How else is being a meerkat mum awesome? With only 11 weeks of pregnancy and an army of babysitters to help you once the pups are born, it’s not long until you’re free to romp with your fella again and make the next round of babies.
However, the above scenario applies only if you’re lucky enough to be the dominant female. Subordinate females are roped into babysitting duties, and if they dare get pregnant themselves, the dominant pair are likely to kill the resulting babies and evict the offending mother from the group.
HOW DID YOU STACK UP?
In case you were interested, my own score ended up being a bizarre combination of orangutan and meerkat, quite accurately reflecting my slightly lazy yet overbearing parenting style.
STUCK ON YOU AND MOTHER’S DAY
Mother’s Day is approaching. Are you looking forward to it? Or mentally preparing your taste buds for the bizarre brekky concoction you’ll have to pretend to like?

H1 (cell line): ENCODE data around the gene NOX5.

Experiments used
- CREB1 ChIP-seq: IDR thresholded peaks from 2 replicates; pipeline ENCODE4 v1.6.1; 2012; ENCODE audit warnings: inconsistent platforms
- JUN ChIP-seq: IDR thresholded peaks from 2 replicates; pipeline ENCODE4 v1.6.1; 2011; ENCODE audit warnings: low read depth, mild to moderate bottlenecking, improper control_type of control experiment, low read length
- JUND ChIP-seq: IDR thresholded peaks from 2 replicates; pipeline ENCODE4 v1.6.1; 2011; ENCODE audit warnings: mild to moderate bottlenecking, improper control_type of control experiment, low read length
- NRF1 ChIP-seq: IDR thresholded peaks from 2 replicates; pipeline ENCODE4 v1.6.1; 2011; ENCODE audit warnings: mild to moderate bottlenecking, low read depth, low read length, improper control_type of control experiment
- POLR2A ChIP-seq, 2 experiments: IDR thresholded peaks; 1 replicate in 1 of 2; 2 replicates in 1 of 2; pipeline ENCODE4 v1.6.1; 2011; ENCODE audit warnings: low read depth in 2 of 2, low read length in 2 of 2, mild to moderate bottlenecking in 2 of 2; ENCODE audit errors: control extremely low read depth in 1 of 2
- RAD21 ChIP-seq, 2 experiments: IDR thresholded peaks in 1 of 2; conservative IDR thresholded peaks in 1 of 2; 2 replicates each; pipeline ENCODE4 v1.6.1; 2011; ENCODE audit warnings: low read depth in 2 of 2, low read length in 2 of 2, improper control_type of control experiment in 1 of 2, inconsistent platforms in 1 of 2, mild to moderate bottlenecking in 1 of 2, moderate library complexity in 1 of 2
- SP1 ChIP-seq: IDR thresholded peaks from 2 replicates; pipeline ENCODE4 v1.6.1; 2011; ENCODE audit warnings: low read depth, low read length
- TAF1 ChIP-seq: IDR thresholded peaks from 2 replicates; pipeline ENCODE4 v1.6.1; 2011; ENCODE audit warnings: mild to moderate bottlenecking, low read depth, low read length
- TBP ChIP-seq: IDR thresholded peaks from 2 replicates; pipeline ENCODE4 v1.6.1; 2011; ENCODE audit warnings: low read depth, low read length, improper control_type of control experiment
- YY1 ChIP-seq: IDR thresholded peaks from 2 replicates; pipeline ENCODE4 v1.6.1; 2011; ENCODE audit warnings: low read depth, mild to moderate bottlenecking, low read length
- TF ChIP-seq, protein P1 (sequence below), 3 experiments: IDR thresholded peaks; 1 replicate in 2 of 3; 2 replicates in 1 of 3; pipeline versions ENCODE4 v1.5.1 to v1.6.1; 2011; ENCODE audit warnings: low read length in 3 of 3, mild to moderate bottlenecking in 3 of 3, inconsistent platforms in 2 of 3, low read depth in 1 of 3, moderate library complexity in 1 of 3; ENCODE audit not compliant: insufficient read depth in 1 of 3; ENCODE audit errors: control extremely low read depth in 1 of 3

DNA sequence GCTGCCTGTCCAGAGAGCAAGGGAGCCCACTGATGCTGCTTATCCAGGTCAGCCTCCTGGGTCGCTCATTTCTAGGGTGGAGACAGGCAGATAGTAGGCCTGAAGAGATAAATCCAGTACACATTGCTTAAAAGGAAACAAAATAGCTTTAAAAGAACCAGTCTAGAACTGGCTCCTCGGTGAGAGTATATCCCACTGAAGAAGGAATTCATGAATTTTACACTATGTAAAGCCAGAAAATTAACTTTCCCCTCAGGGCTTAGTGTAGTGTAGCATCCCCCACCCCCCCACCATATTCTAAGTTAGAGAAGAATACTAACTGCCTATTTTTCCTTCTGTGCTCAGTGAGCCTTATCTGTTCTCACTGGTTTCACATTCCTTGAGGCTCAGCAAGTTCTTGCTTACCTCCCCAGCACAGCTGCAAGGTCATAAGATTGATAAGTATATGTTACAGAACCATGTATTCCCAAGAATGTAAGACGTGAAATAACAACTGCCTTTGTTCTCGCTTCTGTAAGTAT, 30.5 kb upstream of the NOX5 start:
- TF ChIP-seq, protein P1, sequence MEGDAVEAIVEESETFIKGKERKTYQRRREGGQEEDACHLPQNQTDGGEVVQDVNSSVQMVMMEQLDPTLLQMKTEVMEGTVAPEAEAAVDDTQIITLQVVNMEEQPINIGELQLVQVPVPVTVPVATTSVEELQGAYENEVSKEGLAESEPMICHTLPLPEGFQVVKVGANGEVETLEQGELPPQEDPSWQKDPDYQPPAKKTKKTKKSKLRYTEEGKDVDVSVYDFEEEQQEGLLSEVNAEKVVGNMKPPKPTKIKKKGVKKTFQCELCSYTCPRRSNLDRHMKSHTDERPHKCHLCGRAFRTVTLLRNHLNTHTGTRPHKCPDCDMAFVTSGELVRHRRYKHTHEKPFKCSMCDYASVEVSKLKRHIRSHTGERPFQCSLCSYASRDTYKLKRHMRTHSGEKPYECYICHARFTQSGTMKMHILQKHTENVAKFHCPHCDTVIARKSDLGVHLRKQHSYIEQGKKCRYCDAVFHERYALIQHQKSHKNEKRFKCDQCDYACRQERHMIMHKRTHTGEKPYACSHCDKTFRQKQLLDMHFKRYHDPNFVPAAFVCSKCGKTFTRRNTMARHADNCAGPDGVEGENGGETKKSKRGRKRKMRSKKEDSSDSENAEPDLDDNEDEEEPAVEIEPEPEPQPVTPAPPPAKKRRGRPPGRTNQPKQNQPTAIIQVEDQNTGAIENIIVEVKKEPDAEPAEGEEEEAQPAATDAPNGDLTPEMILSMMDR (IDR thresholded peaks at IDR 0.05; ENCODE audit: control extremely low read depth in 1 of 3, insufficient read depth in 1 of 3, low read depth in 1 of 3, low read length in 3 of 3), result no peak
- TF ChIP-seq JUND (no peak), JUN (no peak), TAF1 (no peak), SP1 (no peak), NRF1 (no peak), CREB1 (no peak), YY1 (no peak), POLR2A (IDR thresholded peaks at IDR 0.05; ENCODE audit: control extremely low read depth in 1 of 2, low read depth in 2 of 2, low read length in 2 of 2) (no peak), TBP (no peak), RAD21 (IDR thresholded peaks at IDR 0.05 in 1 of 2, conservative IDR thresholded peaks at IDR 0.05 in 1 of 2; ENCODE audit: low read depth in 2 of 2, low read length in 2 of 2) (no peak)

For a Mother’s Day pressie you’re sure to like for real, check out Stuck On You’s range of gifts that are perfect for mum and grandma. We have glam cosmetic bags, fantastically fun books, super soft towels and more. Check it out and start hinting to your loved ones!
MOTHER’S DAY MAD LIB FREE PRINTABLE!
You now know exactly what kind of animal mother you are, thanks to our highly scientific quiz.
But what do your favourite customers (i.e. your children) think of your parenting skills?
Download our fun Mother’s Day Mad Lib Printable here and gain some insight into your children’s minds… if you dare…
Tell us the most hilarious responses you got – we won’t judge!
WHAT ABOUT ANIMAL DADS?
Animal fathers are just as varied as animal mamas. Check out the variety of animal dads out in the wild, from the dazzlers to the deadbeats.